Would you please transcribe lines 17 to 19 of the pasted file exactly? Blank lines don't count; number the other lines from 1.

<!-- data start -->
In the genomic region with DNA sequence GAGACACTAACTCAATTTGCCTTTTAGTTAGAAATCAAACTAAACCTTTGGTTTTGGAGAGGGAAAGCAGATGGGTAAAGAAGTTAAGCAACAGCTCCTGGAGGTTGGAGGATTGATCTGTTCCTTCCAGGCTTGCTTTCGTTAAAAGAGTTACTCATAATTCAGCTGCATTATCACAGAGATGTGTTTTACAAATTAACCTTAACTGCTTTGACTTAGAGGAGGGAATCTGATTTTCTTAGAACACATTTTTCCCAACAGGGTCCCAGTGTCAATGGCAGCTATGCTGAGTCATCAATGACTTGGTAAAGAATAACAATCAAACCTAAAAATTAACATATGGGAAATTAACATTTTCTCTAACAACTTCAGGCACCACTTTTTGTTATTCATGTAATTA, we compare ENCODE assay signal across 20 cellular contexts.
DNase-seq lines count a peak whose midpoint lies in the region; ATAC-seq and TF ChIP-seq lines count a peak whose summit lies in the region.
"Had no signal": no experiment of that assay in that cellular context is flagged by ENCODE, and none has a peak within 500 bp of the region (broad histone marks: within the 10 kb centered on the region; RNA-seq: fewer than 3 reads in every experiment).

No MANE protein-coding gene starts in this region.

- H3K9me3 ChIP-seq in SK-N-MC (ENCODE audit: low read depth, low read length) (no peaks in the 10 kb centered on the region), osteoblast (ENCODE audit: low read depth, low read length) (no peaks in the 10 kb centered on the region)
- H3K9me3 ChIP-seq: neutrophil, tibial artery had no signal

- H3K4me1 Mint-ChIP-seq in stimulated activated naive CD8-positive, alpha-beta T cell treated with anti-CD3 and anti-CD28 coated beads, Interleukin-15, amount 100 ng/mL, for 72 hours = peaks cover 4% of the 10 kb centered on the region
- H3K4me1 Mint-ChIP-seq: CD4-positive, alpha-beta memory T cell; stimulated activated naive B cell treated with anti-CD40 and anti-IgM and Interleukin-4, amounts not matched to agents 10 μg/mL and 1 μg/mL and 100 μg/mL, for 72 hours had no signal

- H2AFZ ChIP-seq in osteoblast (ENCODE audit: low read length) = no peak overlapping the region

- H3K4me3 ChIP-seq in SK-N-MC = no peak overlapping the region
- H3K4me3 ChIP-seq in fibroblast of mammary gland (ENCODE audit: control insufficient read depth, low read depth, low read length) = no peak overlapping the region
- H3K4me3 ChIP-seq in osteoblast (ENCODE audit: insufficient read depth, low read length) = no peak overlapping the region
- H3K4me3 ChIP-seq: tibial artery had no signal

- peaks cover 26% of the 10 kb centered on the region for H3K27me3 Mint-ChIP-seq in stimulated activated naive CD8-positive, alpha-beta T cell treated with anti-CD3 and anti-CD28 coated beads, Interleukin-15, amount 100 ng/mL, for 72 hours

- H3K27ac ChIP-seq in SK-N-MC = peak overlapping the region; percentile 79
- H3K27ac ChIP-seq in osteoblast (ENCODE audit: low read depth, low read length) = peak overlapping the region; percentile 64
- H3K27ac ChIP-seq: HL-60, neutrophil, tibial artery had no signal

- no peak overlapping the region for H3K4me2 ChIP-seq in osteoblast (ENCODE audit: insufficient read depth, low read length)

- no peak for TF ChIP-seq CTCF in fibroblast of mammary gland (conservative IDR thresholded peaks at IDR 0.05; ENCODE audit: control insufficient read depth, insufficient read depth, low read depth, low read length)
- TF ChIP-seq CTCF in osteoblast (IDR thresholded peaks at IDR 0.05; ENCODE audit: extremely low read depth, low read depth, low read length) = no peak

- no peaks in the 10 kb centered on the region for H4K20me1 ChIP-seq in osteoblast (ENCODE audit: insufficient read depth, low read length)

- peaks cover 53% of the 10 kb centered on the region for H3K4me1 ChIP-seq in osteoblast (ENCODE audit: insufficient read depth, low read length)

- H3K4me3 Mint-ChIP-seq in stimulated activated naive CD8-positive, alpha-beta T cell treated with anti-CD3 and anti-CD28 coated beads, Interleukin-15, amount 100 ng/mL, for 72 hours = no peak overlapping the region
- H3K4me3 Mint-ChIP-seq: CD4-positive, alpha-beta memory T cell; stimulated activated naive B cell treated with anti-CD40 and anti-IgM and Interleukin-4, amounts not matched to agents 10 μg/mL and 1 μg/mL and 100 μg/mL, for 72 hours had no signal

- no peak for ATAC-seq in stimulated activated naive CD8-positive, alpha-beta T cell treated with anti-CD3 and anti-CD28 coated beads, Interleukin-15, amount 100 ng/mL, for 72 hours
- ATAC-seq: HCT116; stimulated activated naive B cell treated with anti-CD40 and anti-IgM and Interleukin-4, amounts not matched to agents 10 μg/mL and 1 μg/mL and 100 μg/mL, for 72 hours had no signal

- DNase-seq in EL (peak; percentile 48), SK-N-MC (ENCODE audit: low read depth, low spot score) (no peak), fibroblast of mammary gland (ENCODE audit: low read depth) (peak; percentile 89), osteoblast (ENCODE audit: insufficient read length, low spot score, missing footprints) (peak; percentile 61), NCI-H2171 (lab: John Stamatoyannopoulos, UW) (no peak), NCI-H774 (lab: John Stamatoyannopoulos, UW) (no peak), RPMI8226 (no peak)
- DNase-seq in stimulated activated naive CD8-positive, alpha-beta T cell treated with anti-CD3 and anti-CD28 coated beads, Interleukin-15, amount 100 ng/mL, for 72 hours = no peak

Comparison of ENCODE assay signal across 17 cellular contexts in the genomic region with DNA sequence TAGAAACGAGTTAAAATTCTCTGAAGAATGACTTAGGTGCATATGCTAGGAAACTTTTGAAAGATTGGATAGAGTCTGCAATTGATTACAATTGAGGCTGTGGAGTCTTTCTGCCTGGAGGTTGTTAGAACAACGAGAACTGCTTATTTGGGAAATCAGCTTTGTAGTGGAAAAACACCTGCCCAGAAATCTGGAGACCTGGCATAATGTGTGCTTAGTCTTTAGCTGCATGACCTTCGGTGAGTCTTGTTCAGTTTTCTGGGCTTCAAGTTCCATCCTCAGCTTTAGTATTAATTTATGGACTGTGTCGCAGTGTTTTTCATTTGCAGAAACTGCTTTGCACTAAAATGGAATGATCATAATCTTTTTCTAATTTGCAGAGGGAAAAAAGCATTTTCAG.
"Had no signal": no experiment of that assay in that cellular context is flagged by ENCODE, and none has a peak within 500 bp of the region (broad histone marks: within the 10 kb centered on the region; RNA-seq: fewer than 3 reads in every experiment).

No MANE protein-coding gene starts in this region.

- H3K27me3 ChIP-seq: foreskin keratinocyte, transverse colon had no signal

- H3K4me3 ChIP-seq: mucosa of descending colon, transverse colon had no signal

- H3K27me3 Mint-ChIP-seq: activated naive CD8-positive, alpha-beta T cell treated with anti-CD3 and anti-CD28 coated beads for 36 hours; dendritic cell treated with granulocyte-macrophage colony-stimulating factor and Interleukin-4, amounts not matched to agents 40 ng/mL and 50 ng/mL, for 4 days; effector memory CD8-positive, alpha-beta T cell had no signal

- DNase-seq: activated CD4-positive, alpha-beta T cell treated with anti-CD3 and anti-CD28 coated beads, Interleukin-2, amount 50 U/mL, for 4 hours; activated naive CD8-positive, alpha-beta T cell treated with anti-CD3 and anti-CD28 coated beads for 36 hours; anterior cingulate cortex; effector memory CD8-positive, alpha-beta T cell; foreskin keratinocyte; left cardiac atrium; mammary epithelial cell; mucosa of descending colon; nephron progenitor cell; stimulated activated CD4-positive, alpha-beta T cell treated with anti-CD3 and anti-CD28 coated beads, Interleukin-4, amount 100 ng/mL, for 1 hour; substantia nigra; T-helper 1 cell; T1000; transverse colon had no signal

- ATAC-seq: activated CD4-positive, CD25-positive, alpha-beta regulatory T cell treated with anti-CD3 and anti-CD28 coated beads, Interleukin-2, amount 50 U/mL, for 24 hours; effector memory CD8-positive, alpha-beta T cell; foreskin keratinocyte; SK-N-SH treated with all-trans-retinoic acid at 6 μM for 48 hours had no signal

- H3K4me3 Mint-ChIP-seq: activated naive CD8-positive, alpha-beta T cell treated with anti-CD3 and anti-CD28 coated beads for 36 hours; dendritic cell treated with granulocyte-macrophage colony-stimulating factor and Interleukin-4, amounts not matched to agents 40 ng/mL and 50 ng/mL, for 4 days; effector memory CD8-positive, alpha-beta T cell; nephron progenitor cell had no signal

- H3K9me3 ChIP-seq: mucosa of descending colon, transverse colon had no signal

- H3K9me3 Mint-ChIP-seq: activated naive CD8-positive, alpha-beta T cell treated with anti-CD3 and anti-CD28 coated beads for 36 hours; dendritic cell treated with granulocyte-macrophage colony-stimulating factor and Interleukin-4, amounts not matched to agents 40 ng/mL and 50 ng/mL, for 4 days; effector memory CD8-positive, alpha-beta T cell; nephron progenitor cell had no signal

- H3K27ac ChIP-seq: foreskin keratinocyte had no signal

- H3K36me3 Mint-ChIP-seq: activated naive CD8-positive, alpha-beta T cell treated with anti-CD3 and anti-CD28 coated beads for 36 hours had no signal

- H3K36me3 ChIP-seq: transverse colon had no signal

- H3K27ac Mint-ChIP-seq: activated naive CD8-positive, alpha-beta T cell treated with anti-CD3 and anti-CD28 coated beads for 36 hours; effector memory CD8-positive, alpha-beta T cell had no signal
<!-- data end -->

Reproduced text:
- H3K27ac ChIP-seq: HL-60, neutrophil, tibial artery had no signal

- no peak overlapping the region for H3K4me2 ChIP-seq in osteoblast (ENCODE audit: insufficient read depth, low read length)

- no peak for TF ChIP-seq CTCF in fibroblast of mammary gland (conservative IDR thresholded peaks at IDR 0.05; ENCODE audit: control insufficient read depth, insufficient read depth, low read depth, low read length)